Yesterday the newly elected U.S. government officially submitted its budget. It calls for large increases in defense spending and large cuts for the Environmental Protection Agency, the State Department, and other social programs. It also call for a large cut in foreign aid. As it is, this, the richest country in the world, already spends less than one percent of its federal budget on foreign aid. More is spent on defense than the next seven highest spending countries combined. The more that is spent on defense, it would seem, the more fearful a country’s people become — and the less they are inclined to generosity and openness toward others. The gospel today suggests, it would seem, that the more the dispositions of the wealthy and powerful control a country’s leadership and direction, the more fearful, self-centered, and closed its policies will become.

The gate around the rich man’s house is both physical and psychological. It is a defense and protection against Lazarus and against everyone and everything that does not contribute to his own wealth and security. We need not be wealthy to suffer from these same tendencies. As long as we deny our poverty and lack, in the deepest sense, as long as we attempt to repudiate our need for others and for God, our hearts shall be directed only toward attaining, by our own power, a security that is impossible. “The rich man also died and was buried.” Our spirits and our hearts are so much bigger than our bodies and our psyches. Our soul, which mediates between our spirit and our physical life, is always suffering from the lack that our spiritual aspirations evoke in us.  It is in a communion with all others whereby we share our poverty that we come to discover our true wealth — one that belongs to all of us in common. We suffer a loneliness and sense of abandonment that is only overcome by an open and vulnerable presence to each other. As long as the other is ignored, forgotten, or vilified, we shall never know security, for all our attempts to the contrary. “For the measure with which you measure will in return be measured out to you.” (Luke 6:38)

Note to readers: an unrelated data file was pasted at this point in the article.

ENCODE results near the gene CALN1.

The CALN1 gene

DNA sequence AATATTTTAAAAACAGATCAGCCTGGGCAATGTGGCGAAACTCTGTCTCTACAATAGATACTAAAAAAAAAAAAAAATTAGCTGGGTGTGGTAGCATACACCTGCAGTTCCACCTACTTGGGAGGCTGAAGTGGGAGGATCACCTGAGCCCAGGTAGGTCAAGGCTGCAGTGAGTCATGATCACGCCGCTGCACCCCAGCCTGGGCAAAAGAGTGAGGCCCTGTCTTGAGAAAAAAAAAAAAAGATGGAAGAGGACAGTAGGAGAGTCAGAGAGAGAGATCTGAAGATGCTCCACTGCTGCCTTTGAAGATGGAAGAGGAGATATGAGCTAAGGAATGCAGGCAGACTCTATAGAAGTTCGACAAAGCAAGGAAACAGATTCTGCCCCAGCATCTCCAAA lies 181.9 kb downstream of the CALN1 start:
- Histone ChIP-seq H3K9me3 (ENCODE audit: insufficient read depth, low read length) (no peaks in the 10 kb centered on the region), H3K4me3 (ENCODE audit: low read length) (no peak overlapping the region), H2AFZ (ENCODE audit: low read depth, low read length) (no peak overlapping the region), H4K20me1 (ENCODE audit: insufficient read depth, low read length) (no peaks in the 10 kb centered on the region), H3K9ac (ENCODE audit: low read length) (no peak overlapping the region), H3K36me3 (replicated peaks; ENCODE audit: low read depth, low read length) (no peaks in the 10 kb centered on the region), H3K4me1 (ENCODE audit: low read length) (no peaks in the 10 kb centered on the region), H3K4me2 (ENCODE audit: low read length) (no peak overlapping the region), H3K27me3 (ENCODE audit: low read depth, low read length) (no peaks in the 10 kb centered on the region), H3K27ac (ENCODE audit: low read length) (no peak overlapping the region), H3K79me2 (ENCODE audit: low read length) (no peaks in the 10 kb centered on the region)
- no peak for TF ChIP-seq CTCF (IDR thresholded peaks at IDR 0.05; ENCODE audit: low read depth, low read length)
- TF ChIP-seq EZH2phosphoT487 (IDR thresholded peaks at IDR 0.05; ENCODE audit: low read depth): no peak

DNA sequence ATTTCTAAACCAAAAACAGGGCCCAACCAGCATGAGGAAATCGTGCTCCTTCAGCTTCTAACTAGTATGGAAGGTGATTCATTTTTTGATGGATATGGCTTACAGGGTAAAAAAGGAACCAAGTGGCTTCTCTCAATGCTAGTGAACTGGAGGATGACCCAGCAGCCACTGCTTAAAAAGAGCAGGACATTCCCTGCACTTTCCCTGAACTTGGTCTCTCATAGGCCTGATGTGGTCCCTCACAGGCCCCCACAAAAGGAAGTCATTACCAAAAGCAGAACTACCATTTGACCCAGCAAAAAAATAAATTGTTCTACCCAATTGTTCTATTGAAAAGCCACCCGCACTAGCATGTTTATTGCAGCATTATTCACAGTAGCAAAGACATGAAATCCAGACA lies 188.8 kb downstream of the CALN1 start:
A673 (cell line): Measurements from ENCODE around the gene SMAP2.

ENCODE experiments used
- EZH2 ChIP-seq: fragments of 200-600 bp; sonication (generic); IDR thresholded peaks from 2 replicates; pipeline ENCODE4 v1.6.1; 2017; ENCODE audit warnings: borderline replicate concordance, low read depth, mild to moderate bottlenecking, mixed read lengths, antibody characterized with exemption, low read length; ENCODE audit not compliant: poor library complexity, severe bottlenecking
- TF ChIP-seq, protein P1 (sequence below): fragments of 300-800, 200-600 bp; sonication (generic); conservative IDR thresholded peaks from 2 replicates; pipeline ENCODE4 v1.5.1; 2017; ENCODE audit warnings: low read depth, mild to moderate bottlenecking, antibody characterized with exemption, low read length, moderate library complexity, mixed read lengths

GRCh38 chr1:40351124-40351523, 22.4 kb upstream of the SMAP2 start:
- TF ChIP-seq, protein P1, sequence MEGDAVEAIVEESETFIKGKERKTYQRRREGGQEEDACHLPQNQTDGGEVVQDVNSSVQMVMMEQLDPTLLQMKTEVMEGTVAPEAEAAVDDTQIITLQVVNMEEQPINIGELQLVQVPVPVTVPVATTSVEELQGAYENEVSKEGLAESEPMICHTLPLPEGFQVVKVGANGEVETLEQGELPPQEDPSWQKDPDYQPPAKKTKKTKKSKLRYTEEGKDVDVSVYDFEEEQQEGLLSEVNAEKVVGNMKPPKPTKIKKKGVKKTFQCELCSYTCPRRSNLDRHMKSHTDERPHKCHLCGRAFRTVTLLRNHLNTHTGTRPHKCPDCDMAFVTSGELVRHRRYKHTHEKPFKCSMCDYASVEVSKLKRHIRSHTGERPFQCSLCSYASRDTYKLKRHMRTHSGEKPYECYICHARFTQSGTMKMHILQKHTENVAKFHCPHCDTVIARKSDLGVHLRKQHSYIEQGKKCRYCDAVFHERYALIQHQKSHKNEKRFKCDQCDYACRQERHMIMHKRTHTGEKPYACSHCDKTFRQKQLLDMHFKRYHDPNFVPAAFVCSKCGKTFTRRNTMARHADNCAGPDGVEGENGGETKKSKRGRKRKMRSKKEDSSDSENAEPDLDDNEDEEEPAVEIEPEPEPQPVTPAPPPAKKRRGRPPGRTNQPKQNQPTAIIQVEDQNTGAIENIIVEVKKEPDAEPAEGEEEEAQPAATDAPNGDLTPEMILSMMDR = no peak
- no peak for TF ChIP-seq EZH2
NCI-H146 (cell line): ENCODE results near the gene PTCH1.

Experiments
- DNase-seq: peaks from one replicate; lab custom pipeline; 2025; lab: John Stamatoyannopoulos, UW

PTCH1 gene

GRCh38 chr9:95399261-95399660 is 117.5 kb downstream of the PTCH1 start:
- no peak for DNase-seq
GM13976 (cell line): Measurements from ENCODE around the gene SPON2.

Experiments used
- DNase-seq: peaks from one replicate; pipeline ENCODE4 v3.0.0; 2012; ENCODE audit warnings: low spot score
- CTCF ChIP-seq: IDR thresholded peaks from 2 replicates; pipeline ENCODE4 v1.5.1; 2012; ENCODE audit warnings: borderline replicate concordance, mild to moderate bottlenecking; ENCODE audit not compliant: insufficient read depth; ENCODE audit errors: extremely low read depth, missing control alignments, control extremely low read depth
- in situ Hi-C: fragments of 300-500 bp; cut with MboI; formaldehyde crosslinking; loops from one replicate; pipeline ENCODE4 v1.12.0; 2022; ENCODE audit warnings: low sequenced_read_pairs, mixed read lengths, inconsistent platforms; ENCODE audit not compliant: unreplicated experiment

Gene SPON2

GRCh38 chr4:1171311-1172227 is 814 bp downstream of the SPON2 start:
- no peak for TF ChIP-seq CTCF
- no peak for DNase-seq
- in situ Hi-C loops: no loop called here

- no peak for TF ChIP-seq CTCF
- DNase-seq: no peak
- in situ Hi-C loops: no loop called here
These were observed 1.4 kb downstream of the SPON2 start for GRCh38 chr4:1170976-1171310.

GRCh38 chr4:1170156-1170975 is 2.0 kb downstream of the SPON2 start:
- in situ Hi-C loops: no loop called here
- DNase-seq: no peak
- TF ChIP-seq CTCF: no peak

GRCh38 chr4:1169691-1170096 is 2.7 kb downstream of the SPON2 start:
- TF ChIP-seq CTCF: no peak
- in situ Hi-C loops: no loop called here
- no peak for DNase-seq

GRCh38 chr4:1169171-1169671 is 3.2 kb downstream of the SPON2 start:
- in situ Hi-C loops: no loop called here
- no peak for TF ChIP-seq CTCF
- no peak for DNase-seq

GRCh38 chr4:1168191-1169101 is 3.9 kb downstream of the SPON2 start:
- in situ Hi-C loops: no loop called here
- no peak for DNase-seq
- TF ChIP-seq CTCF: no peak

The Apostle Paul tells us that “the love of money is the root of all evils” (1 Tim 6:10). It is the main cause of corruption and a source of envy, strife and suspicion. Money can come to dominate us, even to the point of becoming a tyrannical idol (cf. Evangelii Gaudium, 55). Instead of being an instrument at our service for doing good and showing solidarity towards others, money can chain us and the entire world to a selfish logic that leaves no room for love and hinders peace.

The parable then shows that the rich man’s greed makes him vain. His personality finds expression in appearances, in showing others what he can do. But his appearance masks an interior emptiness. His life is a prisoner to outward appearances, to the most superficial and fleeting aspects of existence.

The lowest rung of this moral degradation is pride. The rich man dresses like a king and acts like a god, forgetting that he is merely mortal. For those corrupted by love of riches, nothing exists beyond their own ego. Those around them do not come into their line of sight. The result of attachment to money is a sort of blindness. The rich man does not see the poor man who is starving, hurting, lying at his door.

Looking at this character, we can understand why the Gospel so bluntly condemns the love of money: “No one can be the slave of two masters: he will either hate the first and love the second, or be attached to the first and despise the second. You cannot be the slave both of God and of money” (Mt 6:24).

Pope Francis, Lenten Message 2017

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One Comment

  1. Gustave F. Wachter says:

    Brother John,

    Thank you for your inciteful and inspired understanding of this Gospel passage, particularly your reference to, and analysis of the recently revealed U.S. Budget. Your words are Zavarian evangelization at its best ! I believe we must pray for, and work for peace, for I feel the winds of war are howling, and country’s direction is misguided and extremely insidious !
    ” For the measure with which you measure will in return be measured out to you.”